Awards and nominations

Year Award Category Work Result Ref(s)
2021 Streamy Awards Subject: Kids and Family Ryan's World Nominated
2022 Kids' Choice Awards Favorite Male Creator Nominated

See also

References

  1. ^ a b "About Ryan's World". YouTube.
  2. ^ Pasquarelli, Adrianne; Schultz, E.J. (January 21, 2019). "New Kids on the Block: Move over Gen Z, Generation Alpha is the one to watch". Ad Age. Vol. 90, no. 2. p. 22. Archived from the original on January 23, 2019.
  3. ^ Huge Eggs Surprise Toys Challenge with Inflatable water slide. Ryan's World. Archived from the original on December 15, 2018. Retrieved February 2, 2018 – via YouTube.
  4. ^ "Ryan ToysReview YouTube Channel Analytics and Report". NoxInfluencer. Archived from the original on November 24, 2020. Retrieved November 20, 2020.
  5. ^ a b c Popper, Ben (December 22, 2016). "YouTube's biggest star is a 5-year-old that makes millions opening toys". The Verge. Archived from the original on March 22, 2021. Retrieved February 3, 2018.
  6. ^ a b Robehmed, Natalie; Berg, Madeline (December 3, 2018). "Highest-Paid YouTube Stars 2018: Markiplier, Jake Paul, PewDiePie And More". Forbes. Archived from the original on April 21, 2019. Retrieved December 4, 2018.
  7. ^ Berg, Madeline (December 7, 2017). "The Highest-Paid YouTube Stars 2017: Gamer DanTDM Takes The Crown With $16.5 Million". Forbes. Archived from the original on February 2, 2018. Retrieved February 3, 2018.
  8. ^ a b Berg, Madeline (December 18, 2019). "The Highest-Paid YouTube Stars of 2019: The Kids Are Killing It". Forbes. Archived from the original on January 30, 2020. Retrieved December 23, 2019.
  9. ^ a b Kang, Jay Caspian (January 5, 2022). "The Boy King of YouTube". The New York Times. ISSN 0362-4331. Archived from the original on January 6, 2022. Retrieved January 6, 2022.
  10. ^ Schmidt, Samantha (December 11, 2017). "6-year-old made $11 million in one year reviewing toys on You Tube". The Washington Post. Archived from the original on January 10, 2021. Retrieved January 10, 2018.
  11. ^ Koh, Yoree (December 23, 2019). "Walmart, Target Embrace 8-Year-Old YouTube Influencer's Brand". The Wall Street Journal. Archived from the original on January 12, 2020. Retrieved January 18, 2020.
  12. ^ Noor, Poppy (December 20, 2019). "The highest YouTube earner this year? An eight-year-old". The Guardian. Archived from the original on January 10, 2020. Retrieved January 18, 2020.
  13. ^ "Top YouTuber is eight years old, earns US$26 million". Taipei Times. Agence France-Presse. December 20, 2019. Archived from the original on December 23, 2019. Retrieved January 18, 2020.
  14. ^ a b "7-year-old toy reviewer on YouTube becomes a toy himself". WHDH. Associated Press. October 3, 2018. Archived from the original on December 6, 2019. Retrieved October 3, 2018.
  15. ^ "Tag with Ryan". WildWorks. Archived from the original on March 8, 2021. Retrieved December 25, 2018.
  16. ^ Zahn, James (February 14, 2019). "From YouTube to Nickelodeon: Ryan's Mystery Playdate is the Next Move for Ryan ToysReview". The Toy Book. Archived from the original on August 6, 2020. Retrieved November 20, 2020.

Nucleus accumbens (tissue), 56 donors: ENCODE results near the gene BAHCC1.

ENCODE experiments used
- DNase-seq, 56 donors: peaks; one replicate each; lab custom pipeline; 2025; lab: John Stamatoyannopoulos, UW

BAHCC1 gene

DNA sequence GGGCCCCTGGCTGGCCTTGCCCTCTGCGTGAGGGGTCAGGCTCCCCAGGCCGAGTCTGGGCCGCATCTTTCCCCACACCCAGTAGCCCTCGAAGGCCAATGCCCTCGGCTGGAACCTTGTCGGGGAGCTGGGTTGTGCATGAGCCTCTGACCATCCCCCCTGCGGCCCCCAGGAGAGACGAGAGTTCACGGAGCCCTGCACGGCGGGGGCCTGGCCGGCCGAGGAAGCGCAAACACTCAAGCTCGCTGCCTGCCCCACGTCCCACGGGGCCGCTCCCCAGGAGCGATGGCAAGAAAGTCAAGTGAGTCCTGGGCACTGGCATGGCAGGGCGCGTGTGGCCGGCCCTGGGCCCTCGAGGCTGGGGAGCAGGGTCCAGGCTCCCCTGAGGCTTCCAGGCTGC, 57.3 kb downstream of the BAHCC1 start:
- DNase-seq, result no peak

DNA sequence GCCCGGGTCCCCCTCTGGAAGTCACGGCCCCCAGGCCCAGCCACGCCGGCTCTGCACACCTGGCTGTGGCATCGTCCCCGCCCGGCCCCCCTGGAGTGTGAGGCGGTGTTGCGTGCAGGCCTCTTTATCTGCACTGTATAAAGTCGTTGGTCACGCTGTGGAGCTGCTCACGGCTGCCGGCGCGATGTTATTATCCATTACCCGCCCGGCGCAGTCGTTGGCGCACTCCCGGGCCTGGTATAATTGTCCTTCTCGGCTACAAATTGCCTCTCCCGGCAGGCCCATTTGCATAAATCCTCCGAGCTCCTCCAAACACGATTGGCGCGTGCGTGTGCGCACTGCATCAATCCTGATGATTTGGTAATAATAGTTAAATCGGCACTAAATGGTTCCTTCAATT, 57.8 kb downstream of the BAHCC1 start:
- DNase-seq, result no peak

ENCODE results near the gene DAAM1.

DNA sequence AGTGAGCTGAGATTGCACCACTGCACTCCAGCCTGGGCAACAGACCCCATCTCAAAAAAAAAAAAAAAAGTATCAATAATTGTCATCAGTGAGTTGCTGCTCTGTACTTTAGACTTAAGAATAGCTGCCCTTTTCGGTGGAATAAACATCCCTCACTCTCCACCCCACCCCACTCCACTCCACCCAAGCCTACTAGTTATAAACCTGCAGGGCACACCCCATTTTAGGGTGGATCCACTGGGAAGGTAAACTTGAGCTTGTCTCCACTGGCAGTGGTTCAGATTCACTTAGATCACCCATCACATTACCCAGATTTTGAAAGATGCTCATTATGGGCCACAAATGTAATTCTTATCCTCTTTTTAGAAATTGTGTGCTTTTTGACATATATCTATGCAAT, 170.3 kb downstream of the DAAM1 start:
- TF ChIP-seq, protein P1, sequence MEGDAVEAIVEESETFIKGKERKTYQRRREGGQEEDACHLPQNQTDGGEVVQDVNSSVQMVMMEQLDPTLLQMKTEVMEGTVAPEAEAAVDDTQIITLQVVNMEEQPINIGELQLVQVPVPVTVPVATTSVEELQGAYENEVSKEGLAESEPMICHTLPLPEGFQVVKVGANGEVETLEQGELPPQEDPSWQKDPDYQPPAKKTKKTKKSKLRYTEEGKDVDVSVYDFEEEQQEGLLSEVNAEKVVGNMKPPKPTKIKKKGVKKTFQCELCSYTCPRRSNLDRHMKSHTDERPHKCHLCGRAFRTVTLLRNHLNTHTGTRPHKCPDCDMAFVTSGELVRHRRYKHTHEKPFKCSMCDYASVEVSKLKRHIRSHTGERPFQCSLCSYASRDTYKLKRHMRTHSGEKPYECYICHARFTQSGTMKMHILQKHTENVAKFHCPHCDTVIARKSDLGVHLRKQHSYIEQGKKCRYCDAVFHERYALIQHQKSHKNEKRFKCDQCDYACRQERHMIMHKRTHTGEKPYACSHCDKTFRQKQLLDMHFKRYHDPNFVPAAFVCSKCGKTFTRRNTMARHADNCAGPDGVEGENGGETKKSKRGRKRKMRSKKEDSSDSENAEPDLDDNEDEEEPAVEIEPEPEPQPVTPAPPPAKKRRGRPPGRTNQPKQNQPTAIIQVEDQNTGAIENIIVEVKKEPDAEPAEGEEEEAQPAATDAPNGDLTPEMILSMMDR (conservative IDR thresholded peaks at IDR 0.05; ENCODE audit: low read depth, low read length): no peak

17. ^ "Race With Ryan Road Trip Deluxe Edition". Outright Games. Archived from the original on January 15, 2020. Retrieved December 1, 2019.
  18. ^ Alexander, Julia (November 19, 2020). "YouTube's biggest child star is getting his own show on Amazon". The Verge. Archived from the original on January 26, 2021. Retrieved November 22, 2020.
  19. ^ Patel, Sahil (December 4, 2020). "9-Year-Old YouTube Star Ryan Kaji Opens Virtual World on Roblox". The Wall Street Journal. Archived from the original on March 2, 2021. Retrieved December 8, 2020.
  20. ^ "Ryan's Rescue Squad". Outright Games. Archived from the original on March 8, 2022. Retrieved March 9, 2022.
  21. ^ "Sunlight & Toei Team for New 'Ryan's World' Animated Series 'Elemon'". Animation Magazine. September 28, 2023. Archived from the original on January 16, 2024. Retrieved September 29, 2023.
  22. ^ Noor, Poppy (December 20, 2019). "The highest YouTube earner this year? An eight-year-old". The Guardian. Archived from the original on January 10, 2020. Retrieved January 18, 2020.
  23. ^ John Goodwin. "Ryan's World: How a kid in Hawaii became a YouTube millionaire". cbsnews.com. Archived from the original on July 15, 2022. Retrieved July 15, 2022.
  24. ^ "Major Apparel and Toy Companies Jump On Board pocket.watch Media Brand". pocket.watch (Press release). February 13, 2018. Archived from the original on July 24, 2018. Retrieved July 24, 2018.
  25. ^ Lugmayr, Luigi (July 30, 2018). "Ryan ToysReview Launches Massive Ryan's World Toy Line-up Exclusively at Walmart". I4U News. Archived from the original on July 30, 2018. Retrieved July 31, 2018.
  26. ^ Hsu, Tiffany (September 4, 2019). "Popular YouTube Toy Review Channel Accused of Blurring Lines for Ads". The New York Times. Archived from the original on January 2, 2022. Retrieved September 10, 2019.
  27. ^ O'Connor, Anahad (October 26, 2020). "Are 'Kidfluencers' Making Our Kids Fat?". The New York Times. Archived from the original on January 2, 2022. Retrieved November 23, 2020.
  28. ^ Murphy Jr., Bill (September 4, 2019). "Remember the 7-Year-Old Who Made $22 Million on YouTube? (Here's How That Worked Out for YouTube)". Inc.com. Archived from the original on January 25, 2022. Retrieved August 19, 2021.

External links